In a Foreign Country
Publications from Displaced Persons Camps The Berlin State Library in the Jewish Museum Berlin
In a Foreign Country: Publications from the Displaced Persons Camps
In the immediate post-war years, hundreds of books were published in the camps set up for Jewish displaced persons, mainly in Yiddish and Hebrew. The Berlin State Library resolved some years ago to collect these publications systematically.
In the display cases of this 2015 exhibition, we presented for the first time a portion of this literature, which was published in Germany but not initially intended for German readership. Its readers were involuntarily stranded here and felt itself to be, as the title of one book in the exhibition put it, In a Foreign Country.
The publications document a largely neglected chapter in the history of the Jewish presence in Germany after the Shoah. As many as a quarter of a million Eastern European Jews reluctantly made the Allied Occupation Zones of Germany their temporary place of residence. The works shown here reflect the everyday existence of a provisional community whose ultimate goal was to migrate to Palestine/Israel, the United States, or other countries.
The exhibits included magazines, newspapers, schoolbooks, Zionist pamphlets, Passover haggadot, and even a tractate of the Talmud from St. Ottilien in southern Germany. There were also volumes of prose and poetry from the Berlin State Library's collection: impressive testaments to survivors' need to begin writing about their traumatic pasts as soon as the war was over.
The featured publications are neither elaborately nor extravagantly illustrated, with few exceptions. Nonetheless, they are precious because they bear traces of their former owners and their history.
Titles such as Our Courage, Our Path, Our Voice, Our Word, and On the Move indicated the start of a new life and were on equal footing with magazines like Fun leztn Churbn (Yiddish: On the Latest Devastation), which discussed the history of the Jews during the Nazi regime. Autobiographical texts also describe life in Germany including hateful and traumatic encounters with the German civilian population.
The exhibition was divided into four sections:
I. The Surviving Remnant
Drawing on a Biblical expression, the Jewish DPs called themselves "She'erit Hapletah," the surviving remnant. Physical nourishment and medical care were not all they needed. After years of deprivation, the DP camps were their first postwar experience with civilization and culture, their first opportunity to satisfy their religious and intellectual needs as well.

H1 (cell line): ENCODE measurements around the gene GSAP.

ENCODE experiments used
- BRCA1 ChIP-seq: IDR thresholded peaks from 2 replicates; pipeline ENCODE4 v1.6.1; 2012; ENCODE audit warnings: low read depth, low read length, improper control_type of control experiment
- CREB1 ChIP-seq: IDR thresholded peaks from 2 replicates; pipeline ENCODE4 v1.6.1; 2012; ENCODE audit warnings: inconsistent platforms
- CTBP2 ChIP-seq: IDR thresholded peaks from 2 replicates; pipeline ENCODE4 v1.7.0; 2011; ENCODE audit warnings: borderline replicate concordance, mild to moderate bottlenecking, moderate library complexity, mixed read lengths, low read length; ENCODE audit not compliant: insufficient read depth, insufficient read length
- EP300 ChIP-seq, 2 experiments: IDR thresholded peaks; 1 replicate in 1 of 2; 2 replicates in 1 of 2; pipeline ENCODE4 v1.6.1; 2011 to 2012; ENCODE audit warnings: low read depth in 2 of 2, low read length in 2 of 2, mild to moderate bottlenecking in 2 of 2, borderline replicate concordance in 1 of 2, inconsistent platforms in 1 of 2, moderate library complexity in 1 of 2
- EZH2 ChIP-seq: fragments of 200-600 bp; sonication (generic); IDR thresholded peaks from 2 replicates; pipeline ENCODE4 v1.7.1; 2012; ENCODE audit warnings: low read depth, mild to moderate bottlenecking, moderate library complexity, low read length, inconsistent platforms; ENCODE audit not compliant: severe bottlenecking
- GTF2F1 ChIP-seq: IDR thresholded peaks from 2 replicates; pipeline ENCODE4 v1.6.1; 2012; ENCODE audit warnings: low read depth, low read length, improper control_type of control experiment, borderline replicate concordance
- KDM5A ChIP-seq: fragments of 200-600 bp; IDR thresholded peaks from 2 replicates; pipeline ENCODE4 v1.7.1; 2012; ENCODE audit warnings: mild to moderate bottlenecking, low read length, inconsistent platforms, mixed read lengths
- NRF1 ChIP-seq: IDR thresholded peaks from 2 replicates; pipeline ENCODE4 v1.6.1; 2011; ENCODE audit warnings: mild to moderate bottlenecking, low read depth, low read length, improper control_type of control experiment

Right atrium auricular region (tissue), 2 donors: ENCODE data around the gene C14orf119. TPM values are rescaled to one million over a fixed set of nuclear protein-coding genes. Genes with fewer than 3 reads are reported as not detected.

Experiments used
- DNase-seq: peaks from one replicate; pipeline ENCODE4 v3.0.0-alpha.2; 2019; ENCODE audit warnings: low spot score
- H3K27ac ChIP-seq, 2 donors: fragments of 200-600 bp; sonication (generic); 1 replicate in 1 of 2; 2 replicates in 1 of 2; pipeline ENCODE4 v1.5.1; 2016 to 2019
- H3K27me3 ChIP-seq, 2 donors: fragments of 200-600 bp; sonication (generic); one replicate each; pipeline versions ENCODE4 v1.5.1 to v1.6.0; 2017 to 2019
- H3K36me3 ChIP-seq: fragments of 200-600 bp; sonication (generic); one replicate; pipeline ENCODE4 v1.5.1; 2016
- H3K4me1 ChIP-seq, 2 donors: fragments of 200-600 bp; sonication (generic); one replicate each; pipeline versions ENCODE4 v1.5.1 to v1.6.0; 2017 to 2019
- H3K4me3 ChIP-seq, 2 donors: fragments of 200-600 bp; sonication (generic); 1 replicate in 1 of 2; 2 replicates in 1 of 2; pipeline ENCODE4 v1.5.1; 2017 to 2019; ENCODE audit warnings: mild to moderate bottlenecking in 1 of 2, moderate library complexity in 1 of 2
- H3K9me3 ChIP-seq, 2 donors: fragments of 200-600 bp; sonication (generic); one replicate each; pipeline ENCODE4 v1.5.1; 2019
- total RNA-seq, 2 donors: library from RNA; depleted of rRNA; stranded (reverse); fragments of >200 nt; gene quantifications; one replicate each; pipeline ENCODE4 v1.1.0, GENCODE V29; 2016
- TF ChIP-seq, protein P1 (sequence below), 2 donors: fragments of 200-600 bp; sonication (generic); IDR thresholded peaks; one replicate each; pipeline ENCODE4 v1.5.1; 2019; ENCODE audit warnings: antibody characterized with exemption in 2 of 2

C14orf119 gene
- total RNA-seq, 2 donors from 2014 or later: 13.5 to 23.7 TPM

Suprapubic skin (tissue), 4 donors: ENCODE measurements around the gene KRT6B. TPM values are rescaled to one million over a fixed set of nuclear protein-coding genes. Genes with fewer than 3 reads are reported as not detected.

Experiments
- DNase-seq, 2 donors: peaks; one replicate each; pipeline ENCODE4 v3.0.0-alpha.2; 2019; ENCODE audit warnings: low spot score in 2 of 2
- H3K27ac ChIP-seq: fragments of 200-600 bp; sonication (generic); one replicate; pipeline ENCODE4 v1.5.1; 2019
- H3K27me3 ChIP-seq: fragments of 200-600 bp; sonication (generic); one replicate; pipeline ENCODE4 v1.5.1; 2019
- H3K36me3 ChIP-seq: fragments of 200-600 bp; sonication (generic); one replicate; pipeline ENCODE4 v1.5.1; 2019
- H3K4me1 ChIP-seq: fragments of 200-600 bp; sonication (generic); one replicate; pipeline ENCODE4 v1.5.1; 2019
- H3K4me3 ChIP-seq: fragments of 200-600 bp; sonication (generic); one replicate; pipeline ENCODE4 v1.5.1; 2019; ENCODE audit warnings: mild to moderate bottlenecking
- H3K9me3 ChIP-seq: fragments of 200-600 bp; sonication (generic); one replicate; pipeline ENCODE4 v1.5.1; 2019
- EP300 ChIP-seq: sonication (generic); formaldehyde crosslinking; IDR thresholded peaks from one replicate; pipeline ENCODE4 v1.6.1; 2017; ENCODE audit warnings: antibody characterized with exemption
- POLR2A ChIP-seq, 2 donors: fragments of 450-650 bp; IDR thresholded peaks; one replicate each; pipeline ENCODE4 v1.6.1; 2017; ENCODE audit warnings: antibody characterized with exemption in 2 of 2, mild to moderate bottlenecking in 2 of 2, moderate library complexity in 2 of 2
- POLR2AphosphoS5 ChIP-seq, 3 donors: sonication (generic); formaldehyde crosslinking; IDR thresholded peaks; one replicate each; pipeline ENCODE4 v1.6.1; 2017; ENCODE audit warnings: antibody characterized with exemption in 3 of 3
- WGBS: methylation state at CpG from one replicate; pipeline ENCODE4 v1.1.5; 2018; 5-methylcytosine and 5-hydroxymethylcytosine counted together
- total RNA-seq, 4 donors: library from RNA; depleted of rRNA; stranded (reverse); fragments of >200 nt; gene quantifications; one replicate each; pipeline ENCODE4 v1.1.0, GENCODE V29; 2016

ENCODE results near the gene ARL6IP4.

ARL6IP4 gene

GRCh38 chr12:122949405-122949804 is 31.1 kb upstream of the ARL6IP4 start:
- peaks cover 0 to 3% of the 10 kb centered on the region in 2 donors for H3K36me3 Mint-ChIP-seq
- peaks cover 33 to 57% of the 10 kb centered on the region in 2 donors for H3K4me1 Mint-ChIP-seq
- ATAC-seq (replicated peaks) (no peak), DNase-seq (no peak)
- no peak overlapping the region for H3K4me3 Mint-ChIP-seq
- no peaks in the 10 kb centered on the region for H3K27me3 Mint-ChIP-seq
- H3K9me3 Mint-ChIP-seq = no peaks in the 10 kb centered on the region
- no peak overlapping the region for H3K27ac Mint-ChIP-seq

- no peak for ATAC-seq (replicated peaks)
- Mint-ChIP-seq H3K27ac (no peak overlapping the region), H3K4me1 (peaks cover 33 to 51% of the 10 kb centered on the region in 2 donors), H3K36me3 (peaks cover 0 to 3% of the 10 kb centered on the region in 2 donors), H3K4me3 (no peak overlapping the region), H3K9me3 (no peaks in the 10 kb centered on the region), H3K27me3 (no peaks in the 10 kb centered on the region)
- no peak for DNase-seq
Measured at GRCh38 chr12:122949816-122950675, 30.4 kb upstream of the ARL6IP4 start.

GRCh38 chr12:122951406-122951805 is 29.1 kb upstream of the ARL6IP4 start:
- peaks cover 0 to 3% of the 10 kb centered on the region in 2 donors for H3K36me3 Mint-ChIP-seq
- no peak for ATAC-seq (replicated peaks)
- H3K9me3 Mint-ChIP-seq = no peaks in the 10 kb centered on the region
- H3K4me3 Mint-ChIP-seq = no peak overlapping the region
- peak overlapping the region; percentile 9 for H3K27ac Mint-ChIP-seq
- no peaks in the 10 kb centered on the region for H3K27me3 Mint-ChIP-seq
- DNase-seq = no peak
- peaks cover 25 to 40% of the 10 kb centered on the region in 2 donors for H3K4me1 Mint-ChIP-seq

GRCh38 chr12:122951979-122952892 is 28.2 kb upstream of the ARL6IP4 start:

Tkhies Hameysim (Yiddish/Hebrew: The Resurrection of the Dead) was a handwritten newspaper published in the liberated Buchenwald concentration camp a few days before the end of the war. Beginning in the fall of 1945, when the supplies in the DP camps gradually stabilized, the survivors began to establish a regular press. Newspapers and journals provided information about political developments, reported on life in the DP camps, and contributed to general education.
Over time, several small presses were founded, although their numbers remained few. From 1947, writers presented new works to the reading public. By 1950, approximately thirty volumes of poetry and prose had been published in Yiddish.
II. On the Latest Devastation
Immediately after the liberation of the concentration camps, survivors began to document the Khurbn or devestation. Historical commissions interviewed witnesses and collected documents, photographs, and artifacts. They presented the results in exhibitions and publications.
The commissions repeatedly called on the Jewish public to participate actively in the documentation process. Within the She'erit Hapletah, as historian Israel Kaplan put it, history lay on the tip of everyone's tongue.
A number of survivors had the personal impulse to document their stories and the histories of their destroyed communities in a journalistic or literary form. The Warsaw Ghetto Uprising of 1943, regarded as the symbol of heroic resistance, played a central role.
III. Education and Emigration
The first schools in the DP camps were opened as early as the summer of 1945. However, there was an initial lack of schoolbooks. Instructional material sent from Palestine and the United States was reproduced in Germany and helped to tide the schools over.
In elementary and vocational schools, instruction was oriented towards emigration to Palestine (or later Israel). Jewish history and Hebrew language instruction were central components of the curriculum. Zionist groups also familiarized their members with their vision of life in a future Jewish state.
Zionism was the predominant ideology of the She'erit Hapletah. For homeless DPs, it held the prospect of a new national affiliation. More than half of the DPs ultimately emigrated to Palestine/Israel and over 70,000 went to the United States.
IV. Religion and Tradition
Jewish DPs had markedly different backgrounds – both geographically and economically – as well as diverse native languages and wartime experiences. In regards to religious observance, they spanned the entire spectrum from secular to Orthodox.
Aid organizations worked to establish the prerequisites for religious life in the DP camps. They set up kosher kitchens and ritual baths and distributed phylacteries and prayer shawls. Talmud academies and religious elementary schools for boys and girls were also founded. Reprints of religious works that had been sent to Germany from overseas were used as instructional materials.
Holidays were observed and acquired a new significance after the Shoah, especially Passover and Purim, in which enslavement, danger, and liberation are central themes.